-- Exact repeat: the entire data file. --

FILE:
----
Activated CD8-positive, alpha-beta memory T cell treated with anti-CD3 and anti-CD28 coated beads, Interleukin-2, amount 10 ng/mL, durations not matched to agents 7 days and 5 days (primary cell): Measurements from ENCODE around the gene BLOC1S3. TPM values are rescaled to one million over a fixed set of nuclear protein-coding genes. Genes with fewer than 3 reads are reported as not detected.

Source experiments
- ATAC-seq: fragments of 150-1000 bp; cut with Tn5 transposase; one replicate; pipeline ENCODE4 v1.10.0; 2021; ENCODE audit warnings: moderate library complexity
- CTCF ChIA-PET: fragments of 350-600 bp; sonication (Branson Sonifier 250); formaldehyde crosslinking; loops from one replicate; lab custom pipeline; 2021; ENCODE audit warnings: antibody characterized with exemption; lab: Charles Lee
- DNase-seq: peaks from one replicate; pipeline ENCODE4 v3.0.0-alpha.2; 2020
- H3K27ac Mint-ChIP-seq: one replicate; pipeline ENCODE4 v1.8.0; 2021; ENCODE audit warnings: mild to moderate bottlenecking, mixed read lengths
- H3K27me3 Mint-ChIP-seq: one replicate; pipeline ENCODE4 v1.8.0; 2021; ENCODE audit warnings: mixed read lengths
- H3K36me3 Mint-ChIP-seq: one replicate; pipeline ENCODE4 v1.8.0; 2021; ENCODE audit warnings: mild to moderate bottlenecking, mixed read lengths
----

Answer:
Activated CD8-positive, alpha-beta memory T cell treated with anti-CD3 and anti-CD28 coated beads, Interleukin-2, amount 10 ng/mL, durations not matched to agents 7 days and 5 days (primary cell): Measurements from ENCODE around the gene BLOC1S3. TPM values are rescaled to one million over a fixed set of nuclear protein-coding genes. Genes with fewer than 3 reads are reported as not detected.

Source experiments
- ATAC-seq: fragments of 150-1000 bp; cut with Tn5 transposase; one replicate; pipeline ENCODE4 v1.10.0; 2021; ENCODE audit warnings: moderate library complexity
- CTCF ChIA-PET: fragments of 350-600 bp; sonication (Branson Sonifier 250); formaldehyde crosslinking; loops from one replicate; lab custom pipeline; 2021; ENCODE audit warnings: antibody characterized with exemption; lab: Charles Lee
- DNase-seq: peaks from one replicate; pipeline ENCODE4 v3.0.0-alpha.2; 2020
- H3K27ac Mint-ChIP-seq: one replicate; pipeline ENCODE4 v1.8.0; 2021; ENCODE audit warnings: mild to moderate bottlenecking, mixed read lengths
- H3K27me3 Mint-ChIP-seq: one replicate; pipeline ENCODE4 v1.8.0; 2021; ENCODE audit warnings: mixed read lengths
- H3K36me3 Mint-ChIP-seq: one replicate; pipeline ENCODE4 v1.8.0; 2021; ENCODE audit warnings: mild to moderate bottlenecking, mixed read lengths